Translate to multiple languages

Subscribe to my Email updates

https://feedburner.google.com/fb/a/mailverify?uri=helgeScherlundelearning
If you enjoyed these post, make sure you subscribe to my Email Updates

Wednesday, February 27, 2019

Colorado Mesa University plans to add actuarial science courses in the fall | Campus - The Criterion

Actuaries analyze the possible financial impact of risks, summarizes Elias Born, Reporter at The Criterion.

Photo: Colorado Mesa University (CMU)
Colorado Mesa University (CMU) will allegedly be adding some actuarial science classes, starting the fall semester of 2019.

“Over the past 10 years I have had numerous students inquire about having such a degree,” Director of Public Relations David Ludlam said. “Actuarial science applies mathematical and statistical methods to assess risk in insurance, whether it be auto, dwelling, or life.”
CMU already offers most of the classes that usually compose an actuarial science degree. They include finance, risk management, insurance, and economics courses from the business department.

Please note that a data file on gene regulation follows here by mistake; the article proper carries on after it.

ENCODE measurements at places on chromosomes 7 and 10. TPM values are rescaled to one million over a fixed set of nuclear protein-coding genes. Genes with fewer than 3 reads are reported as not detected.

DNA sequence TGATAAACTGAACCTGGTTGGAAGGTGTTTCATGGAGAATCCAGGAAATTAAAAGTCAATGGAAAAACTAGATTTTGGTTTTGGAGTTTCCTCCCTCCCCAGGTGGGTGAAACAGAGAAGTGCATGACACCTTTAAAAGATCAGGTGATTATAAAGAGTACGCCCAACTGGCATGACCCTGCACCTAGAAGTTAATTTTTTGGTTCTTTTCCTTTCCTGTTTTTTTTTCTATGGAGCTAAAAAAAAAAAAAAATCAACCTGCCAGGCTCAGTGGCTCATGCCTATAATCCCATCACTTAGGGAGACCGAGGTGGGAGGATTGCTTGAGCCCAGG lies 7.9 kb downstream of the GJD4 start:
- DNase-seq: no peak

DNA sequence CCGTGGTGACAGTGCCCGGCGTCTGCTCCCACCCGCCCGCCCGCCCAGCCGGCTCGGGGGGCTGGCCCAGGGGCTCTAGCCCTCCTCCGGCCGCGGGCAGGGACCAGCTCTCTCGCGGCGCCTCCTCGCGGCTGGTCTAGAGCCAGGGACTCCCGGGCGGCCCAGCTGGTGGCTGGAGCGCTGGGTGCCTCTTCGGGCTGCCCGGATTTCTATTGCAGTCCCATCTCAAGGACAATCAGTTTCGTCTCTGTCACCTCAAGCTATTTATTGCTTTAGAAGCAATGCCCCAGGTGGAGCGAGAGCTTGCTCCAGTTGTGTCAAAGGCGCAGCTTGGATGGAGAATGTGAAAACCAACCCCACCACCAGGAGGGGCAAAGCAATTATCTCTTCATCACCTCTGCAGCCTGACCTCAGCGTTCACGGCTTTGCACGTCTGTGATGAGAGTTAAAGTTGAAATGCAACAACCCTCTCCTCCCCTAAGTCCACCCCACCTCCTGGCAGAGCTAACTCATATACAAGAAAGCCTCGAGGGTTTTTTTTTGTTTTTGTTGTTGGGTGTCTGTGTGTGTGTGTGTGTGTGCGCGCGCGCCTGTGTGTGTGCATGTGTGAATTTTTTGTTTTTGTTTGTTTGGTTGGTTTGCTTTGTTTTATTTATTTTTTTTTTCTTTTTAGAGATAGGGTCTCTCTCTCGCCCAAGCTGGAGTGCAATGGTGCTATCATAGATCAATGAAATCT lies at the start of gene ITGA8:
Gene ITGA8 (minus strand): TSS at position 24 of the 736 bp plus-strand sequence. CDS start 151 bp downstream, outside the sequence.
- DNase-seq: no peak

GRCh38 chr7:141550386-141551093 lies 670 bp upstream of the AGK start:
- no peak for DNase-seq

From the computer science, math and statistics side, calculus, probability, statistics, and linear algebra are already present. “We have decided to offer a BS in mathematics with a concentration in actuarial science,” Ludlam said. “We thought about starting a stand-alone degree but there’s so much overlap with the mathematics degree that there were not enough differences to separate.”

An actuary analyzes the possible financial impact of risks, which puts them into the insurance field often. The career is projected to grow 22 percent in the next ten years.

Actuaries start with a bachelor’s in mathematics, actuarial sciences, business, or a related field. There are six exams, each testing mastery over a certain domain that actuaries cover, from financial models to life contingencies. These exams are taken after a student has graduated from college and is under the care of their employer; their job at their company first is to study for these exams.
Read more...

Source: The Criterion